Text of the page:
| Light Years Away |

Light Years Away: Chapter 66

I can hardly believe it. “You mean I have two ears?!”



It hurts, and I’m not even awake yet.

I can’t believe how much it hurts and burns and pulls on the whole left side of my face.

I’m in a fog, but I try to cry through the fog. It works. Abba rushes over to me. Dudi calls quickly for the nurse. Abba asks them to give me a painkiller, Dudi translates. The nurse injects something into my IV bag.

I sink gratefully into another fog.

When I open my eyes again, the pain wakes up, too. It hurts deep inside my head, in a place I can’t reach. I need to rub or massage the place — I bring my hand to the big bandage wrapped around my head — but Abba quickly takes my hand away.

“Owwww,” I wail.

Dudi calls for the nurse. She seems a bit harried, but I don’t care. She adds more painkiller to the IV bag, and soon I’m floating in lovely pink clouds.

“What… they?” I ask.

“What?” Abba bends closer.

“What… give me?” I say.

I can’t put a sentence together. I’m trying to ask what they’re giving me. Abba answers, but I can’t understand him.

“She’s totally out of it,” Dudi says, laughing. “Forget it, Gedalya, let her float in outer space for a while.”

I really am out of it. Ima’s cousin comes to visit, carrying bags filled with food. I look at the juice she brought. It’s not in a can. It’s not in a bottle. It’s something papery, but thicker than paper… what’s it called? I can’t remember. I’m forgetting everyday words — what’s wrong with me? Maybe when they were doing the surgery, they accidentally damaged something in my brain?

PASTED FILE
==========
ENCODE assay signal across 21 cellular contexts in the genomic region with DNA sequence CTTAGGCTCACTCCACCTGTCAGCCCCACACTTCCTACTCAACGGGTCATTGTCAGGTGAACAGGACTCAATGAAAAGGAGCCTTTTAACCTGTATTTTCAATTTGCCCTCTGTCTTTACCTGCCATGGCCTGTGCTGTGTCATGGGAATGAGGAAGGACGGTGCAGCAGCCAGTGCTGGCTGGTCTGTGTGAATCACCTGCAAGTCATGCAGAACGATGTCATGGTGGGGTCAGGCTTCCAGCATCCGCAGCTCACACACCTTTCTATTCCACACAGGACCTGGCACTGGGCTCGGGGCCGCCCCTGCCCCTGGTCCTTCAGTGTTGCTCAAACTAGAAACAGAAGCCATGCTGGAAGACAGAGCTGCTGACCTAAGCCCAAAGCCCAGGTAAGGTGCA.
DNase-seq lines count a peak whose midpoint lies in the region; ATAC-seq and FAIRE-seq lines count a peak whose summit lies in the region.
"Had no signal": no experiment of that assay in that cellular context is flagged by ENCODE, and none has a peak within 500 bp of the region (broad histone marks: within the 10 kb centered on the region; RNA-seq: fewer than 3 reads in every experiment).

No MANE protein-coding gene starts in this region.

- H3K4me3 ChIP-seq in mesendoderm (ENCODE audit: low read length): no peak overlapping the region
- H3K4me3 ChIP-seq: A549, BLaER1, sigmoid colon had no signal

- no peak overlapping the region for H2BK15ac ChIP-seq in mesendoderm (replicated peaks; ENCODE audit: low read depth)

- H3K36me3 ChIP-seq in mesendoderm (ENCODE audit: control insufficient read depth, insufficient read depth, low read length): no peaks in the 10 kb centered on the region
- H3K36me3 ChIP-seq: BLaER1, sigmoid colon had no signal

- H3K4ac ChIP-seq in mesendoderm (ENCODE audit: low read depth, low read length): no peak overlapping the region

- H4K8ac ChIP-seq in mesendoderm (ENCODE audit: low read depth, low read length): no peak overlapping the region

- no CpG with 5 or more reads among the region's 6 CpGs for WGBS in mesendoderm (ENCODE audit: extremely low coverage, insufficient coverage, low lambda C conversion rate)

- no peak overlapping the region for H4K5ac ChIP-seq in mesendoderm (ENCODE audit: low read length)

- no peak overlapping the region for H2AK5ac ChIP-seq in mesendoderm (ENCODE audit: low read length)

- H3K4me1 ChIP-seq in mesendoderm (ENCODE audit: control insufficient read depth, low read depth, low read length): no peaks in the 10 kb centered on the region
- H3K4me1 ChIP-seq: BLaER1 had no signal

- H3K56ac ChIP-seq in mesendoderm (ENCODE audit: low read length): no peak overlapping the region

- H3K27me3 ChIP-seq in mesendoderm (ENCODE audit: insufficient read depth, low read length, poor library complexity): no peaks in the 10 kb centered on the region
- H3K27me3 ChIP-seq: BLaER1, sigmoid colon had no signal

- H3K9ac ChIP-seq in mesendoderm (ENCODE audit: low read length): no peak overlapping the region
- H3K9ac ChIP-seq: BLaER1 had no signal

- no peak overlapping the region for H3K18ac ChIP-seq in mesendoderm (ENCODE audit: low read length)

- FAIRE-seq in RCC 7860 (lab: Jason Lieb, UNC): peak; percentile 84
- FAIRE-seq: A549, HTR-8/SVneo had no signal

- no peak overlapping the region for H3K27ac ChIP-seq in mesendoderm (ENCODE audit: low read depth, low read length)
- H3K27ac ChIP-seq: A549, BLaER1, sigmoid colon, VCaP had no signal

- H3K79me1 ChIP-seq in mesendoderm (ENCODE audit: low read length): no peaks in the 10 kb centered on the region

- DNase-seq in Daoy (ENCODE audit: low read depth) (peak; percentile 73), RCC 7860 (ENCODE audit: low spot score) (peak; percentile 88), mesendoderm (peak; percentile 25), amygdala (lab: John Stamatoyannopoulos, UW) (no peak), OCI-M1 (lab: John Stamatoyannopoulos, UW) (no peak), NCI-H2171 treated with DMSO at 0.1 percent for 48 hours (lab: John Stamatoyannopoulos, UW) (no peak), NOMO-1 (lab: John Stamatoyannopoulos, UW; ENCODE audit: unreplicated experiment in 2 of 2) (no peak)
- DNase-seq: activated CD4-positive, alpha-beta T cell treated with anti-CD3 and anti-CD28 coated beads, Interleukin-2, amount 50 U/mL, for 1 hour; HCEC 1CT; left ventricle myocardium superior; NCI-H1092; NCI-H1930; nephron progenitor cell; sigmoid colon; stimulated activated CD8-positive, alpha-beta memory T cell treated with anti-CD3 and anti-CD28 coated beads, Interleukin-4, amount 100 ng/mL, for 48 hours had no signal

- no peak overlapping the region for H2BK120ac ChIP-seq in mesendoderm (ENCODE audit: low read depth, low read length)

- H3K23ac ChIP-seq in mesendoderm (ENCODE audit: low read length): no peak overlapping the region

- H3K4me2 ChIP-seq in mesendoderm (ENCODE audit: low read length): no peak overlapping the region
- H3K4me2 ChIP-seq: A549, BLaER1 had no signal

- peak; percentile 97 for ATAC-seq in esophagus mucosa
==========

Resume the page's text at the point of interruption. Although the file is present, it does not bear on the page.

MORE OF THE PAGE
Abba feeds me like a baby. The food is like baby food, too — applesauce and mashed potatoes. He’s answering phone calls, but I don’t understand what he’s saying. La la la, it’s like I’m sailing in the ocean now, a big ocean full of colorful shapes.

In the morning, my head starts hurting again. The nurse comes again. This time I can see her clearly. It hurts very much and I see her very clearly, and I hear Abba and Dudi.

“Tell them to give her more morphine,” Abba says to Dudi. He sounds scared.

“What’s morphine?” I ask.

“It’s a strong medicine that stops pain,” Abba explains. “They gave it to you when you woke up from surgery and you were in a lot of pain. Now you’ll get another dose.”

“And it makes you feel like you’re in a cloud, floating in the ocean?”

“It makes you feel drugged, yes,” says Dudi.

“Then I don’t want it,” I say firmly.

“But you’re in pain!” Abba and Dudi say it at the same time, protesting in the same voice.

“The influence of the medication wears off after a while,” Abba says. “You won’t stay in a fog forever, don’t worry. It’s only for now, so you won’t be in too much pain.”

But I won’t back down. I need to be awake and aware. Dudi argues a little bit with the nurse. She wants to give me Tylenol and he doesn’t think it’s enough. They compromise on something in between. She injects a clear liquid into my IV cocktail, smiles, wishes us a good day and leaves.

“Any better?” Abba asks.

He looks so anxious. And so tired. Could it be that he and Dudi were at my side all night? Oh wait, it’s a lot longer than one night — they’ve been here since yesterday morning.

“Is the pain better?” Abba asks again.

“A bit,” I say. My whole left side feels like it was stretched and then drilled and then sewn up. Which is actually what happened, pretty much.